10. World Health Organization, Special Programme for Research, Training in Tropical Diseases, World Health Organization. Department of Control of Neglected Tropical Diseases, World Health Organization. Epidemic, Pandemic Alert. Dengue: guidelines for diagnosis, treatment, prevention and control. World Health Organization; 2009.
  11. World Health Organization. Informing vaccination programs: a guide to the design and conduct of dengue serosurveys. Geneva: World Health Organization; 2017.
  12. Thomas SJ, Yoon IK. A review of Dengvaxia®: Development to deployment. Human vaccines & immunotherapeutics. 2019 Oct 3;15(10):2295-314.
  13. Wilder-Smith A. Serostatus-dependent performance of the first licensed dengue vaccine: implications for travelers. Journal of Travel Medicine. 2018;25(1).
  14. Halstead SB, Russell PK. Protective and immunological behavior of chimeric yellow fever dengue vaccine. Vaccine. 2016 Mar 29;34(14):1643-7.
  15. Chatchen S, Sabchareon A, Sirivichayakul C. Serodiagnosis of asymptomatic dengue infection. Asian Pacific Journal of Tropical Medicine. 2017;10(1):11-14.
  16. Ochola L, Vounatsou P, Smith T, Mabaso M, Newton C. The reliability of diagnostic techniques in the diagnosis and management of malaria in the absence of a gold standard. The Lancet Infectious Diseases. 2006;6(9):582-588.
  17. Toft N, Jørgensen E, Højsgaard S. Diagnosing diagnostic tests: evaluating the assumptions underlying the estimation of sensitivity and specificity in the absence of a gold standard. Preventive Veterinary Medicine. 2005;68(1):19-33.
  18. Houghton-Triviño N, Montaña D, Castellanos J. Dengue-yellow fever sera cross-reactivity; challenges for diagnosis. Revista de Salud Pública. 2008;10(2):299-307.
  19. Felix A, Souza N, Figueiredo W, Costa A, Inenami M, da Silva R et al. Cross reactivity of commercial anti-dengue immunoassays in patients with acute Zika virus infection. Journal of Medical Virology. 2017;89(8):1477-1479.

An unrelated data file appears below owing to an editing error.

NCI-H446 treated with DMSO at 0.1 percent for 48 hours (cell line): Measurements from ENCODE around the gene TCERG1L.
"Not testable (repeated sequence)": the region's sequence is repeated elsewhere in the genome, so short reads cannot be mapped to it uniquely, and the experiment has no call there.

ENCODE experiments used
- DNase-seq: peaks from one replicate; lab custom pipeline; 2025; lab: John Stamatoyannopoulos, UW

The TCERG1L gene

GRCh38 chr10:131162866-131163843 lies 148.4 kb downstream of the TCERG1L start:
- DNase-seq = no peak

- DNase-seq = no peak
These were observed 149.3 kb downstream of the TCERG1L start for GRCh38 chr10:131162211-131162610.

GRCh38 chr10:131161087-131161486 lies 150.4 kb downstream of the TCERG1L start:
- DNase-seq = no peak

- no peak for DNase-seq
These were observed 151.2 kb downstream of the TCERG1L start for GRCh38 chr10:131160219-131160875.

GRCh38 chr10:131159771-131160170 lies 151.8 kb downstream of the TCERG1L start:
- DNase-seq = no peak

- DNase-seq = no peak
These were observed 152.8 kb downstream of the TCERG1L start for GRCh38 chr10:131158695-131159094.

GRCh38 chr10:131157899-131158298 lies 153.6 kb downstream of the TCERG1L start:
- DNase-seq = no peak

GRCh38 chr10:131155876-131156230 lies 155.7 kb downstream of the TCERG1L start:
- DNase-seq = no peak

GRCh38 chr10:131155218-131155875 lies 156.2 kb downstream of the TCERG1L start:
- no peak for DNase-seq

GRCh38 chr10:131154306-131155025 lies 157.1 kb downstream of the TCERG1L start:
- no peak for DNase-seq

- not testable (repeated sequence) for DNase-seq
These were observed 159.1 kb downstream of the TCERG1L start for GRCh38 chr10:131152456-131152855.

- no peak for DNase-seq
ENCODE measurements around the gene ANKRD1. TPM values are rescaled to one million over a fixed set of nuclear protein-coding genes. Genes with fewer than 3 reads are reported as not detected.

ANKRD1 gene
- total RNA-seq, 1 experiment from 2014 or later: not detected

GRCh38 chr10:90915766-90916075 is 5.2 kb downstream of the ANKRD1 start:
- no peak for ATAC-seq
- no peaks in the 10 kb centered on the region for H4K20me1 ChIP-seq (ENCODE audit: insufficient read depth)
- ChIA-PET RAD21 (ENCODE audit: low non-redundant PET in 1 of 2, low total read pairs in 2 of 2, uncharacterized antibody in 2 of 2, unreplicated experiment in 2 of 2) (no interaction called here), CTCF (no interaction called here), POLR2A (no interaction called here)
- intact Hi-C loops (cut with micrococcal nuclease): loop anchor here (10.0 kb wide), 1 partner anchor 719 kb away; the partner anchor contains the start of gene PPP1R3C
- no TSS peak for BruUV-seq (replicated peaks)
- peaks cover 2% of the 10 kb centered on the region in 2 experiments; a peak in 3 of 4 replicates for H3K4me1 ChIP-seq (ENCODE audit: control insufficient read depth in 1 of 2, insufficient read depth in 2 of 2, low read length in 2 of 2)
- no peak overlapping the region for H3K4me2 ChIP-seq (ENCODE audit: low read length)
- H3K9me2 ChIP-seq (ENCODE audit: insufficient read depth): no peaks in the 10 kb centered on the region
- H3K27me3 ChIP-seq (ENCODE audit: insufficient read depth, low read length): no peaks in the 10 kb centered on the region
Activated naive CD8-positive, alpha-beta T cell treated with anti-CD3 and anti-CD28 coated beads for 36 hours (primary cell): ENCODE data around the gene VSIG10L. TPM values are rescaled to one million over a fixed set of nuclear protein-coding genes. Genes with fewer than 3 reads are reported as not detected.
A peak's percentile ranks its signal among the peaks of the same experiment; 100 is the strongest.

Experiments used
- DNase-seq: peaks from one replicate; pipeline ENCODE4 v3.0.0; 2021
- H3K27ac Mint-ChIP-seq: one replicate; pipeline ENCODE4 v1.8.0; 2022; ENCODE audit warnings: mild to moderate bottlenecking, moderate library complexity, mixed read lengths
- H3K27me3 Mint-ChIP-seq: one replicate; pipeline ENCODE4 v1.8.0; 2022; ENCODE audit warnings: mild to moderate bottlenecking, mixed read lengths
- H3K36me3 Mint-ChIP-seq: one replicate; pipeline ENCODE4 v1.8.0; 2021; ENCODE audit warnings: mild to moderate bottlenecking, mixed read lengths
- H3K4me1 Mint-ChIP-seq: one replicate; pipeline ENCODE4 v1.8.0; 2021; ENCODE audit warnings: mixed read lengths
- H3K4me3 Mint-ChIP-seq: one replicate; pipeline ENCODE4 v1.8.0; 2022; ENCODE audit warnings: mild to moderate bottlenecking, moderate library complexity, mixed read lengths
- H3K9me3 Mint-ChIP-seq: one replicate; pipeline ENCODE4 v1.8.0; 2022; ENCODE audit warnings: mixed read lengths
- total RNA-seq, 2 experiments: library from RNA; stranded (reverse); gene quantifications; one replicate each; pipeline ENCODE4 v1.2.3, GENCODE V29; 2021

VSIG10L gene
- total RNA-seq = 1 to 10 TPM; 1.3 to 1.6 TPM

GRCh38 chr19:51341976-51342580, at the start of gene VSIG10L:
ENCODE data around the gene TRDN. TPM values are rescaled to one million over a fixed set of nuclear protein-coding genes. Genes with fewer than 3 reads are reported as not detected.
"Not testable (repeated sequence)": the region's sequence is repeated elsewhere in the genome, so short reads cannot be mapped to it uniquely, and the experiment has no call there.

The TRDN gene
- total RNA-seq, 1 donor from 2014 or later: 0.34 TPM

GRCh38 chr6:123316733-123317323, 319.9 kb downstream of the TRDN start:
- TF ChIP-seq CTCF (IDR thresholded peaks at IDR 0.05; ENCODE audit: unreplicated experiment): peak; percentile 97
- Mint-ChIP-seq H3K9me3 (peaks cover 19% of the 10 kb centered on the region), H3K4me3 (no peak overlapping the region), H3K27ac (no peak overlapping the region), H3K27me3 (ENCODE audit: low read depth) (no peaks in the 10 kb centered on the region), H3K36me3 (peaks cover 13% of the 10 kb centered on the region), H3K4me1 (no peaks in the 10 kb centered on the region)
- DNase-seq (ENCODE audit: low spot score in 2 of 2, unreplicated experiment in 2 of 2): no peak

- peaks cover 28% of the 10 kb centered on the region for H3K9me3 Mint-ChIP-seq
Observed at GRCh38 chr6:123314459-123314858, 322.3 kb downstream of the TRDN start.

20. Mulherin SA, Miller WC. Spectrum bias or spectrum effect? Subgroup variation in diagnostic test evaluation. Annals of internal medicine. 2002 Oct 1;137(7):598-602.
  21. Shepard DS, Undurraga EA, Betancourt-Cravioto M, Guzman MG, Halstead SB, Harris E, Mudin RN, Murray KO, Tapia-Conyer R, Gubler DJ. Approaches to refining estimates of global burden and economics of dengue. PLoS Negl Trop Dis. 2014 Nov 20;8(11):e3306.
  22. Hernán MA, Hernández-Díaz S, Robins JM. A structural approach to selection bias. Epidemiology. 2004 Sep 1:615-25.
  23. Imai N, Ferguson N. Targeting vaccinations for the licensed dengue vaccine: Considerations for serosurvey design. PLOS ONE. 2018;13(6):e0199450.
  24. Pan-ngum W, Blacksell S, Lubell Y, Pukrittayakamee S, Bailey M, de Silva H et al. Estimating the True Accuracy of Diagnostic Tests for Dengue Infection Using Bayesian Latent Class Models. PLoS ONE. 2013;8(1):e50765.
  25. Speybroeck N, Praet N, Claes F, Van Hong N, Torres K, Mao S et al. True versus Apparent Malaria Infection Prevalence: The Contribution of a Bayesian Approach. PLoS ONE. 2011;6(2):e16705.
  26. de Souza V, Tateno A, Oliveira R, Domingues R, Araújo E, Kuster G et al. Sensitivity and specificity of three ELISA-based assays for discriminating primary from secondary acute dengue virus infection. Journal of Clinical Virology. 2007;39(3):230-233.
  27. Shu PY, Chen LK, Chang SF, Yueh YY, Chow L, Chien LJ. Comparison of a capture immunoglobulin M (IgM) and IgG ELISA and non-structural protein NS1 serotype-specific IgG ELISA for differentiation of primary and secondary dengue virus infections. Clinical and Diagnostic Laboratory Immunology. 2003;10:622-30.
  28. Peeling RW, Artsob H, Pelegrino JL, Buchy P, Cardosa MJ, Devi S, Enria DA, Farrar J, Gubler DJ, Guzman MG, Halstead SB. Evaluation of diagnostic tests: dengue. Nature Reviews Microbiology. 2010 Dec;8(12):S30-7.
  29. Lee, P., 1997. Bayesian Statistics. p 81-83. London: E. Arnold.